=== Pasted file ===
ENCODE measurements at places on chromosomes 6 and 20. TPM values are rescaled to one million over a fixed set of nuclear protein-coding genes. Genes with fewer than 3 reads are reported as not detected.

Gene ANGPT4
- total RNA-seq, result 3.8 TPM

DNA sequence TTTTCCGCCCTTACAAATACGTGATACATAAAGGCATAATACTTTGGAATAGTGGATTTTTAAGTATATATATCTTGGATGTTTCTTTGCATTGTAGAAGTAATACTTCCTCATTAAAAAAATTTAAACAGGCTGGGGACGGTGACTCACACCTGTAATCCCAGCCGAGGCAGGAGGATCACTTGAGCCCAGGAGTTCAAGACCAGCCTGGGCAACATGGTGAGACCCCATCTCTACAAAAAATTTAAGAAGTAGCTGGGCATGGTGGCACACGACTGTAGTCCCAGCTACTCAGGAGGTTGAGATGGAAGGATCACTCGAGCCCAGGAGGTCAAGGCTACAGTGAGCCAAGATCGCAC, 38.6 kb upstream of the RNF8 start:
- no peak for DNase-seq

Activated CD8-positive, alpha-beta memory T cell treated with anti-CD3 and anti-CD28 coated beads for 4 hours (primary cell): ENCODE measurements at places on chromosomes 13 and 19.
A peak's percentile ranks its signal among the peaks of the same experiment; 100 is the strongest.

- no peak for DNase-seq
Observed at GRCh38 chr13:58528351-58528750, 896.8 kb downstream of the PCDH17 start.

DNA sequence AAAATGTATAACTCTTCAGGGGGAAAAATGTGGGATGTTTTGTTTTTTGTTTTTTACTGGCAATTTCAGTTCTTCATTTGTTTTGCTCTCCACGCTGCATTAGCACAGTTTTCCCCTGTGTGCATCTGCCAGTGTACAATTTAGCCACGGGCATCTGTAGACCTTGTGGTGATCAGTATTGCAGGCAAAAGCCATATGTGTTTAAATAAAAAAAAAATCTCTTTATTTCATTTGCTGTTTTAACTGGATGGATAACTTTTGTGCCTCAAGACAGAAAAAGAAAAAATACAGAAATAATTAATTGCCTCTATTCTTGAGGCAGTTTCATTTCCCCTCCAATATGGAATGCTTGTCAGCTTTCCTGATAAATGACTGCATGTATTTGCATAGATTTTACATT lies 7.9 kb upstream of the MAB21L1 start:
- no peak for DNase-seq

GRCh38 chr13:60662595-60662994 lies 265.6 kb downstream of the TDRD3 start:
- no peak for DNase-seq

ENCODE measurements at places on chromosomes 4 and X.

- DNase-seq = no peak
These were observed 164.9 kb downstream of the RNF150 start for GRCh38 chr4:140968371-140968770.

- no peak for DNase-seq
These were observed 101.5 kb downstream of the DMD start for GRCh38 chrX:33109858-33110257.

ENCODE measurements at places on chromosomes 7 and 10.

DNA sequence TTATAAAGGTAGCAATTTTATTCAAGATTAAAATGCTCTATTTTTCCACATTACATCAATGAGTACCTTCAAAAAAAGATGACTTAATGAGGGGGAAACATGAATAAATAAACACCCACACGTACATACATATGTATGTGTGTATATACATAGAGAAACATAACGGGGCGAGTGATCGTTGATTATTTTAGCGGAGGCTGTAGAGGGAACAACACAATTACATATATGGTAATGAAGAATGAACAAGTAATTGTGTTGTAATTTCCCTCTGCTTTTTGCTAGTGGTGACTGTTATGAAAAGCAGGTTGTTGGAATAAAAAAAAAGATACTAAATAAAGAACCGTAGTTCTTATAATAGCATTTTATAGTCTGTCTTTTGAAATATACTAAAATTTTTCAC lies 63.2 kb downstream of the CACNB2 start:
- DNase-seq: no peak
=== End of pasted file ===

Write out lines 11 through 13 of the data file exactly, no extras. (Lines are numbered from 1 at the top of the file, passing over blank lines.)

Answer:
- no peak for DNase-seq

GRCh38 chr13:60662595-60662994 lies 265.6 kb downstream of the TDRD3 start:
- no peak for DNase-seq